“What we’re finding is consistent with what was published by Case and Deaton, and by others who argue that it affects females more than males,” she said.

White women are left behind

Jarron Saint Onge, a health policy and sociology expert at the University of Kansas, has yet another idea about white women’s declining life expectancy: that the numbers are being driven down by the poor members of the group.

He points to a 2016 study on life expectancy and income in the U.S. published in the journal JAMA. It found that middle-aged women of all races who are at the bottom one percent of the income curve have an expected death age of 78.8 years, while their peers in the top one percent had an expected death age of 88.9 -- more than ten years longer.

Saint Onge also said that the biggest drops in life expectancy for women of all races are in rural Southern states with high rates of unemployment, disability, diabetes and smoking. Women in such places might be the primary breadwinners in the family, as well as the person who does most of the childcare, housework and cooking, said Saint Onge. This adds to life stress, which can be harmful for health.

And while the CDC’s analysis doesn’t break down the data by education, the decline in white women’s life expectancies could also be explained by a 2012 study that found that white women who dropped out of high school are expected to die five years earlier than the generation that preceded them.

Taken altogether, Saint Onge says, this points to an ugly present and future for poor, poorly educated white women.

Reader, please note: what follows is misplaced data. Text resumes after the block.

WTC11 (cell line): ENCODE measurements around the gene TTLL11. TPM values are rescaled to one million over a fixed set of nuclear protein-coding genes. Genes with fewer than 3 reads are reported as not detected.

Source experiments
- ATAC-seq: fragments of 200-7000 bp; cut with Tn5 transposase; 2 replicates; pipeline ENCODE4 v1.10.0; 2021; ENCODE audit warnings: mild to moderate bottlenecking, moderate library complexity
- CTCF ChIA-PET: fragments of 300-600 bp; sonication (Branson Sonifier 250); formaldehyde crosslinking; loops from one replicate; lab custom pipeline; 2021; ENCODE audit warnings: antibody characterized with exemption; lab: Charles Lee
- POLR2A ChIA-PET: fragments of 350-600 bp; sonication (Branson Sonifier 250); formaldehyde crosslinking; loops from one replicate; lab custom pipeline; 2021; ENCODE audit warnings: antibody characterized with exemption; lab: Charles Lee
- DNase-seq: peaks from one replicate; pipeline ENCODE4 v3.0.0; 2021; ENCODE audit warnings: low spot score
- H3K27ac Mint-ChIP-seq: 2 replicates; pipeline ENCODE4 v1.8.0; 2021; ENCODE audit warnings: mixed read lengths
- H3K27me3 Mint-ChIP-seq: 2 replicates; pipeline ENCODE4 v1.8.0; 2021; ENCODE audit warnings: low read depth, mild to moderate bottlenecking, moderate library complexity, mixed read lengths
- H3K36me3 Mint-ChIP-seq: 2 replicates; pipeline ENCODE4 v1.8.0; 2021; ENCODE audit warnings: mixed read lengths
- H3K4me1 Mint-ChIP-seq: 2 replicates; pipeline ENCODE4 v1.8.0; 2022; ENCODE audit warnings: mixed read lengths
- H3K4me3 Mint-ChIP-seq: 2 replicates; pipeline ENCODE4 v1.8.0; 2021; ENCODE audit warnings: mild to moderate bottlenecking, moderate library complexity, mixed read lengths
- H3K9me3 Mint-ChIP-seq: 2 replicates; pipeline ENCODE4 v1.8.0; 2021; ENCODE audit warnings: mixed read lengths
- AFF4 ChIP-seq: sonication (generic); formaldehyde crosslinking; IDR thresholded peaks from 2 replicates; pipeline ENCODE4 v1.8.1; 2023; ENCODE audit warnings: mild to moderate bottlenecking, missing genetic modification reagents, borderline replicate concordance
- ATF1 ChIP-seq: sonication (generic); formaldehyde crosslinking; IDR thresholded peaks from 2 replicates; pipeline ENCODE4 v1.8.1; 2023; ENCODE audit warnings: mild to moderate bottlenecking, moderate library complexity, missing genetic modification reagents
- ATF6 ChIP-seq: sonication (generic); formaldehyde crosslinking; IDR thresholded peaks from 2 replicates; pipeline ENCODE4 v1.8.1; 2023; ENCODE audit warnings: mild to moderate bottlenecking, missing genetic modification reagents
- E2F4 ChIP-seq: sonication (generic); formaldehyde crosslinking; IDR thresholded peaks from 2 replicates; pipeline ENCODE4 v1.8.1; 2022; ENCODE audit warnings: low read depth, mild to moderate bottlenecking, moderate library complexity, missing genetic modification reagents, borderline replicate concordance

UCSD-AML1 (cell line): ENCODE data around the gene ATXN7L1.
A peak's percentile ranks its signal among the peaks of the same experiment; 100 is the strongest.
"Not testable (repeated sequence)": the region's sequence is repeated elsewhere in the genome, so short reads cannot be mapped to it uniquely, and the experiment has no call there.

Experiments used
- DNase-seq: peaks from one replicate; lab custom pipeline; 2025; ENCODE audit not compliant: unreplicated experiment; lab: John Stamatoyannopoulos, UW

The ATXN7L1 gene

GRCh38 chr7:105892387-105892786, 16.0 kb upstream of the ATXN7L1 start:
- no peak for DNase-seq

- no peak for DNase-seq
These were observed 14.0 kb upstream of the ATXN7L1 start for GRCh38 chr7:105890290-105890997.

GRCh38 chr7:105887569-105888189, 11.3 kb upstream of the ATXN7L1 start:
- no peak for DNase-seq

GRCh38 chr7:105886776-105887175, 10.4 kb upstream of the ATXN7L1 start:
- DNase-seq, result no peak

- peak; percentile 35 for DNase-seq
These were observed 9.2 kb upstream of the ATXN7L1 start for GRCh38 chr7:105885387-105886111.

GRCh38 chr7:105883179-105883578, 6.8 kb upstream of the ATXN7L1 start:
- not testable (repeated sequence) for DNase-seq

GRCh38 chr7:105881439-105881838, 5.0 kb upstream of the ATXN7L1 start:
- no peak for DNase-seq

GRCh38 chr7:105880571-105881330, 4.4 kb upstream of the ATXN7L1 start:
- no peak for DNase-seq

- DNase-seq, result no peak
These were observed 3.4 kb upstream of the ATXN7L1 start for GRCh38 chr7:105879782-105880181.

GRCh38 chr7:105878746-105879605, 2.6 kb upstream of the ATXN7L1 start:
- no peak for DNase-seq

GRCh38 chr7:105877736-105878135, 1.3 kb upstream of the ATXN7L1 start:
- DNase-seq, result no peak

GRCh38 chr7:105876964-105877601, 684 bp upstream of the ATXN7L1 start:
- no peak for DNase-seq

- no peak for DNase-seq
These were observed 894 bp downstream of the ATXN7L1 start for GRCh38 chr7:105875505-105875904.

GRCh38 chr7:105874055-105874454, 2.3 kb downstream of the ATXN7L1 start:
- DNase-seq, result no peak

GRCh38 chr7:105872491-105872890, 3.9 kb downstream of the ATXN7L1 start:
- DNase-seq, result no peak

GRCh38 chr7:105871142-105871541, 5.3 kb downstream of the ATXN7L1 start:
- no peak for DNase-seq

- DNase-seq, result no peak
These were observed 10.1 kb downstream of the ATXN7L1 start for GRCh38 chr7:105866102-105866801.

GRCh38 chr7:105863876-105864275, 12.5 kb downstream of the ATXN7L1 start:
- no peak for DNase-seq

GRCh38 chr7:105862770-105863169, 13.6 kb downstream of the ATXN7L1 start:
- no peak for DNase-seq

“Broad scale economic and social shifts have left less-educated white women behind,” said Saint Onge. “They tend to be more socially isolated compared to ethnic minorities, have fewer opportunities for marriageable partners (important for both economic resources, health insurance and social resources) and tend to live in poorer neighborhoods."

Hispanics tend to be poorer and have less education and health insurance than the general U.S. population. But unlike poor, less-educated white women, they have lower smoking rates, stronger family ties and a strong sense of community that may help them lead longer, healthier lives. They maintained their reign as the group with the highest life expectancy, increasing by two-tenths of a year between 2013 and 2014, according to Arias’ analysis.

It should be noted, however, that the high life expectancies of Hispanics could also be influenced by the fact that many are young, healthy immigrants who end up returning to their home countries when they’re elderly or infirm.

How to fix this problem

If future research confirms that lower life expectancies are concentrated among poor, less-educated white women, big policy changes that broaden access to education and jobs, as well as programs to help decrease substance abuse disorders among working class whites, will be needed to turn the tide, says Saint Onge.

There are signs that this is already happening. President Barack Obama announced in March a comprehensive administration initiative to inject $94 million in new funding for substance use disorder treatment services in community health centers and $11 million in funding for states to buy and distribute naloxone, the drug that reverses opioid overdoses. The Obama administration will also reach out to doctors to encourage them to rethink the way they prescribe opioid pain killers because of their link to overdose and heroin use.

“At its core, [the increasing mortality rates of white women] is really a big structural issue about access to education and healthy environments along with the risk of poverty,” said Saint Onge. "I believe the answer is really about providing educational and employment opportunities, and reducing the suffering and negative coping strategies that frequently result from the lack of opportunities."